Glaucoma is a disease of the optic never-the part of eye that carries the images we see to the brain. The optic nerve is made up of many never fibers, like an electric cable that consists of numerous wires.
What Causes Glaucoma?
A clear liquid called aqueous humor circulates inside the front portion of the eye. To maintain a healthy level of pressure within the eye, a small amount of this fluid is constantly produced, while an equal amount flows out of the eye through a microscopic drainage system (this liquid is not part of the tears on the outer surface of the eye).
Because the eye is a closed structure, if the drainage area for the aqueous humor-called the drainage angle-is blocked, the excess fluid cannot flow out of the eye. Subsequently, fluid pressure within the eye increases, pushing against the optic never and causing damage.
What Are The Different Types Of Glaucoma?
Chronic open-angle glaucoma. The risk of developing chronic open-angle glaucoma increases with age. The drainage angle of the eye becomes less efficient over time, and the eye becomes sensitive even to normal eye pressure and is therefore at a risk of damage. Treatment is necessary to prevent further vision loss.
Typically, open-angle glaucoma has no symptoms in its early stages, and vision remains normal. However, as the optic nerve is progressively damaged, blank spots begin to appear in the field of vision. You typically won’t notice these blank spots in your day-to-day activities, until the optic nerve is significantly damaged, and these spots become large. If all the optic nerve fibers die, it will result in irreversible blindness.
Closed-angle glaucoma. In some persons, the iris (the colored part of the eye) is too close to the drainage angle. In these eyes, which are often small and farsighted, the iris can be pushed forward, blocking the drainage channel completely. Since the fluid cannot exit the eye, pressure inside the eye rapidly builds up and causes an acute closed-angle attack.
Symptoms may include:
This condition is a true eye emergency. If you have any of these symptoms, call your ophthalmologist immediately. If this type of glaucoma is not quickly treated, it will result in blindness. Two-thirds of those with closed-angle glaucoma develop it slowly without any symptoms prior to an attack.
Who Is At Risk For Glaucoma?
The most important risk factors include:
How Is Glaucoma Detected?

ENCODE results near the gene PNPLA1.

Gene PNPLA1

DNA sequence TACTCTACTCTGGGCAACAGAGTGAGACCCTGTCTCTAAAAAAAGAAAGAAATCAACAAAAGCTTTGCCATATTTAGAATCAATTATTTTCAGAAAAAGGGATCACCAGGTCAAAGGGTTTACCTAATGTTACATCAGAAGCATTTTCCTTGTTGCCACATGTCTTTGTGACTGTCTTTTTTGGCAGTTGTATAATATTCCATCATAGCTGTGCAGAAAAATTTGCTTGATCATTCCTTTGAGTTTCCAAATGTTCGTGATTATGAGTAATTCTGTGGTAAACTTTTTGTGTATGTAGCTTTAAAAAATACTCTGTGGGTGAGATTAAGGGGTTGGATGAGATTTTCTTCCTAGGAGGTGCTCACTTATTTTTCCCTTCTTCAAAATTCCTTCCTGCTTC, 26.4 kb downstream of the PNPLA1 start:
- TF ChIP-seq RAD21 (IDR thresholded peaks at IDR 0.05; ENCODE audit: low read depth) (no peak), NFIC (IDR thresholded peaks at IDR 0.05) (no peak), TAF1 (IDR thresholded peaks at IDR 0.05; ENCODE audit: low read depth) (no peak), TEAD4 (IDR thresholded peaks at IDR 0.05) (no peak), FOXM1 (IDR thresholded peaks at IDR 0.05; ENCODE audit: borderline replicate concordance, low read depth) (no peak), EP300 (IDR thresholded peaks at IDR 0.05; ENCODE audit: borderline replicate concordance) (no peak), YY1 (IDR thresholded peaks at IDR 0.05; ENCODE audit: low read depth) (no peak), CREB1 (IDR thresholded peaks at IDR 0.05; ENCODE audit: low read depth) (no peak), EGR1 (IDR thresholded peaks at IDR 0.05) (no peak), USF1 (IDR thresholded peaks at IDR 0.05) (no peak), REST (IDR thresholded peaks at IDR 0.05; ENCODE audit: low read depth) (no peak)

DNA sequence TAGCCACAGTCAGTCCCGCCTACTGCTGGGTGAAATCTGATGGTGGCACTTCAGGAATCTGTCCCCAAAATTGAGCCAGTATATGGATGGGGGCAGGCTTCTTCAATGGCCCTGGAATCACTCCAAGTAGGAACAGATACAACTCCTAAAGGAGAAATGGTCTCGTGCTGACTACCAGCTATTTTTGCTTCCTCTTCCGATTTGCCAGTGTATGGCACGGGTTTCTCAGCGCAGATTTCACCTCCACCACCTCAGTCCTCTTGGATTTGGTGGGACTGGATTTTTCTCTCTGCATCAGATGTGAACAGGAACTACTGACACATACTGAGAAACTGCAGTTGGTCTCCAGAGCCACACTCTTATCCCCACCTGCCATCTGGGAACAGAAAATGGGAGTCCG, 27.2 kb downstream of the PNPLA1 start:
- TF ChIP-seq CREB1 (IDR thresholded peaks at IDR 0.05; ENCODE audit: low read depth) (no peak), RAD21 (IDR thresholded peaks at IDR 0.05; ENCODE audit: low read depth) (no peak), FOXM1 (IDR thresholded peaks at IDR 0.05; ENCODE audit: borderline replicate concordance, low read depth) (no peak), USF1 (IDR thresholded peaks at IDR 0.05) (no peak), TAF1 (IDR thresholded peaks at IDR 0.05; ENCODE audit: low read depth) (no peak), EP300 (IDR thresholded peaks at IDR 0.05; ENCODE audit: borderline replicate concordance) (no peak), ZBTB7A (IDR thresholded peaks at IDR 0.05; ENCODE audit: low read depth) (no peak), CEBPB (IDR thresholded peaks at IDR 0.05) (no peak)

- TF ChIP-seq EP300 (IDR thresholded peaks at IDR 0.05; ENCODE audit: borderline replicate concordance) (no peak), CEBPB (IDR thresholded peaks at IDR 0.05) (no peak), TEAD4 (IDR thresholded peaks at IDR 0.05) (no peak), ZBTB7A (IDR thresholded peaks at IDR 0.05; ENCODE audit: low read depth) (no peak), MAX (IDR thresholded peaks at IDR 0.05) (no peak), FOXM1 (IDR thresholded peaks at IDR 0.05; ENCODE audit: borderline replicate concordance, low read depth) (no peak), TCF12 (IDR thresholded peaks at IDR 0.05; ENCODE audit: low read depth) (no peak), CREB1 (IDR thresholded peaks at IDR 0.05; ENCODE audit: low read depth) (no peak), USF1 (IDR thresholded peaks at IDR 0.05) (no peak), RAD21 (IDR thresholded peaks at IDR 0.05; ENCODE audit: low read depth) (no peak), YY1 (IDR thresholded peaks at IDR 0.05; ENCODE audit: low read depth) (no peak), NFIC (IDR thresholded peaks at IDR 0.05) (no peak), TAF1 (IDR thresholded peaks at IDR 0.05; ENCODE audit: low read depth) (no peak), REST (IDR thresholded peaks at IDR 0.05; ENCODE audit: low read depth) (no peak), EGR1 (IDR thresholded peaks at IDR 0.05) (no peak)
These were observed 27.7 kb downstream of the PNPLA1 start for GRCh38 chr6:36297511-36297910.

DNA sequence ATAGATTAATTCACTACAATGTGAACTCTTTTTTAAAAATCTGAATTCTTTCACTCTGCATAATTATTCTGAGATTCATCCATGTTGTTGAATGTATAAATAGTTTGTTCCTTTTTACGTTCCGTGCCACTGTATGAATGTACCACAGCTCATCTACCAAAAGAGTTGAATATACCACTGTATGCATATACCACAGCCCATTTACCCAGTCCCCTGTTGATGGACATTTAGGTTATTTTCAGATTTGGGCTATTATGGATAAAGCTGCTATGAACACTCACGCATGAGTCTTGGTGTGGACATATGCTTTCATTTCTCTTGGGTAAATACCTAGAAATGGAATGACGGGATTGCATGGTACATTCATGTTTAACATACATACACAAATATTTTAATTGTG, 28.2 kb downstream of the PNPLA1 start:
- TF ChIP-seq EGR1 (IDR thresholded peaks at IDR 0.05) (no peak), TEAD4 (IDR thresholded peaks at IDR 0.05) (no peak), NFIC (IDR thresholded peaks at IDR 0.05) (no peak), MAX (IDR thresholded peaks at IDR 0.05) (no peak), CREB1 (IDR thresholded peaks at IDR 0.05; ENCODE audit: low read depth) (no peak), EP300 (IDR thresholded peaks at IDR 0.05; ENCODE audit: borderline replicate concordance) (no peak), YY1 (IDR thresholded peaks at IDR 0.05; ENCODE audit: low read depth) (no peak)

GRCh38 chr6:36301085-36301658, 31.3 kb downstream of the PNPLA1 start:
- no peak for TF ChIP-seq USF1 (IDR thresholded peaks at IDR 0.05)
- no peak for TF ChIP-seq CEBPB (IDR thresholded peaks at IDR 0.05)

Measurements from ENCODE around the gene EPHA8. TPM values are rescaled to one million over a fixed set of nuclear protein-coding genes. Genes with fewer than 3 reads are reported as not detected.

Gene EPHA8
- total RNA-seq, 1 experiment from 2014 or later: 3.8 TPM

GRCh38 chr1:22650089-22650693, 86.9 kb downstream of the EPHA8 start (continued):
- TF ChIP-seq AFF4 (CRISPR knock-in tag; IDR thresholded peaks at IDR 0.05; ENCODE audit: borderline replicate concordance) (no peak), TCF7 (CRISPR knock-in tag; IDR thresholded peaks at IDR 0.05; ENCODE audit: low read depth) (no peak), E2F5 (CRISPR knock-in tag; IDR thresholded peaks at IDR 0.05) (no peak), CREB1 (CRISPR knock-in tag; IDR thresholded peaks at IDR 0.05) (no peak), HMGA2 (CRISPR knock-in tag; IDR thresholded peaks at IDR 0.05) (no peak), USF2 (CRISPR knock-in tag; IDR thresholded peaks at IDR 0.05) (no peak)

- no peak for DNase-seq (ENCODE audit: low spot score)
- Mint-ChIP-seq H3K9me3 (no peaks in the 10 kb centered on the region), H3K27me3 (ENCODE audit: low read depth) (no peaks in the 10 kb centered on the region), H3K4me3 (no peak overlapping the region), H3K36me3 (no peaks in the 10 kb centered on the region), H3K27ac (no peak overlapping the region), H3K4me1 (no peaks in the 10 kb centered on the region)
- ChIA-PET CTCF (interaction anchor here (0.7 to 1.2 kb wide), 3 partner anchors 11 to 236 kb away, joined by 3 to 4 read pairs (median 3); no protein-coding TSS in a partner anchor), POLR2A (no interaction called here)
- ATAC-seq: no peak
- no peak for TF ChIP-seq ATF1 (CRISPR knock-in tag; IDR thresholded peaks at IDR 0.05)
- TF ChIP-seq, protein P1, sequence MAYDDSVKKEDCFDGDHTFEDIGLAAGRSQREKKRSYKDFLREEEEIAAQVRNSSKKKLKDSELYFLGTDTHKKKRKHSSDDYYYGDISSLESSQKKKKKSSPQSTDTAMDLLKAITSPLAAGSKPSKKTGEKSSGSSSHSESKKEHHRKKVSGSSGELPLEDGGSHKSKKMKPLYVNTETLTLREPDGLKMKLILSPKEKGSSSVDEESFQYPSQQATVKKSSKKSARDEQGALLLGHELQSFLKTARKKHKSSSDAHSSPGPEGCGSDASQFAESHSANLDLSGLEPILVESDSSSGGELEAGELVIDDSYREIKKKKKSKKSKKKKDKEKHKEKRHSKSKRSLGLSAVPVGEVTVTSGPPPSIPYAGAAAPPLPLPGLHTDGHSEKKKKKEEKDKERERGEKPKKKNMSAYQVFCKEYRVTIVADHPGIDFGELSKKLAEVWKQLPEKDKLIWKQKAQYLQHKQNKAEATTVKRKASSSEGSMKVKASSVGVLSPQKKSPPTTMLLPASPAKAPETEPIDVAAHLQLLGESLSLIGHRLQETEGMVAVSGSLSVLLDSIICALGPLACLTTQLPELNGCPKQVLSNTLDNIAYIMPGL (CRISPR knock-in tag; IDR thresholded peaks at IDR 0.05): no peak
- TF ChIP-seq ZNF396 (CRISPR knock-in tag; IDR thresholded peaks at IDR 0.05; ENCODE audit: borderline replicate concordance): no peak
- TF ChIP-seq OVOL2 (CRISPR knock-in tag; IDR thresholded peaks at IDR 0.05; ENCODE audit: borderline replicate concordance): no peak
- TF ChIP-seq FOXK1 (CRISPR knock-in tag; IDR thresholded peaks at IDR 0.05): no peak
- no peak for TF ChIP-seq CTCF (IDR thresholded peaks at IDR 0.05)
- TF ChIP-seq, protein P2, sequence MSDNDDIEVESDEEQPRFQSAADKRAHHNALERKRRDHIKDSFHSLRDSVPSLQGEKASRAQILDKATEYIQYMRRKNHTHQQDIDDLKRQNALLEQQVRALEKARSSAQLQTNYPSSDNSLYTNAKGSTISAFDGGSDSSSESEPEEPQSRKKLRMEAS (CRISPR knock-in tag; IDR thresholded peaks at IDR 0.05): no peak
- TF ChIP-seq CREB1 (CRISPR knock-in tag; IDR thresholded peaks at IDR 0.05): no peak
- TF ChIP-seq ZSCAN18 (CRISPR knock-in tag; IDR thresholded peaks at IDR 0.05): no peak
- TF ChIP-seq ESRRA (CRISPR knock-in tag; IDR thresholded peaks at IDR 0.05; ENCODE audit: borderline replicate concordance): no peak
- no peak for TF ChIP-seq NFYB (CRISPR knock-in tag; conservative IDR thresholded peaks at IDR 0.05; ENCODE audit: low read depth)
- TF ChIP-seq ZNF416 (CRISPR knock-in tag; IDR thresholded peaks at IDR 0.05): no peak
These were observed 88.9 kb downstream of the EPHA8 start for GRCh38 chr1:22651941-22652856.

Regular eye examinations by your ophthalmologist are the best way to detect glaucoma. A glaucoma screening that checks only the pressure of the eye is not sufficient to determine if you have glaucoma. The only sure way to detect glaucoma is a complete eye examination.
During your glaucoma evaluation, your ophthalmologist will
Photography of the optic nerve or other computerized imaging may be recommended. Some of these tests may not be necessary for everyone. These tests may need to be repeated on a regular basis to monitor any changes in your condition.
How Is Glaucoma Treated?
Damage caused by glaucoma cannot be reversed. Eye drops, laser surgery, and surgery in the operating room lower the eye pressure and help prevent further damage. In some cases, oral medications may also be prescribed. For any type of glaucoma, periodic examinations are very important to prevent vision loss. Because glaucoma can progress without your knowledge, adjustments to your treatment may be necessary from time to time.
Glaucoma is usually controlled with daily administration of eye drops. These medications lower the eye pressure, either by decreasing the amount of aqueous fluid produced within the eye or improving the flow through the drainage angle.
Never Change Or Stop Taking Your Medications Without Consulting Your Ophthalmologist.
Glaucoma medications can preserve your vision, but they may also produce side effects. You should notify your ophthalmologist if you think you may be experiencing side effects.
Some eye drops may cause:
All medications can have side effects or interact with other medications. Therefore, it is important that you make a list of the medications you take regularly, and share this with each doctor you visit.
Laser surgery treatments may be recommended for different types of glaucoma.
In open-angle glaucoma, the drain itself is treated. The laser is used to modify the drain (trabeculoplasty) to help control the eye pressure.
In closed-angle glaucoma, the laser creates a hole in the iris (iridotomy) to improve the flow of aqueous fluid to the drain. Laser treatment is an OPD procedure.
When surgery for glaucoma has to be conducted in the operating room, the ophthalmologist uses fine microsurgical instruments to create a new drainage channel for the aqueous fluid to leave the eye. Surgery is recommended if your ophthalmologist feels its necessity to prevent further damage to the optic nerve. This surgery is called trabeculectomy.
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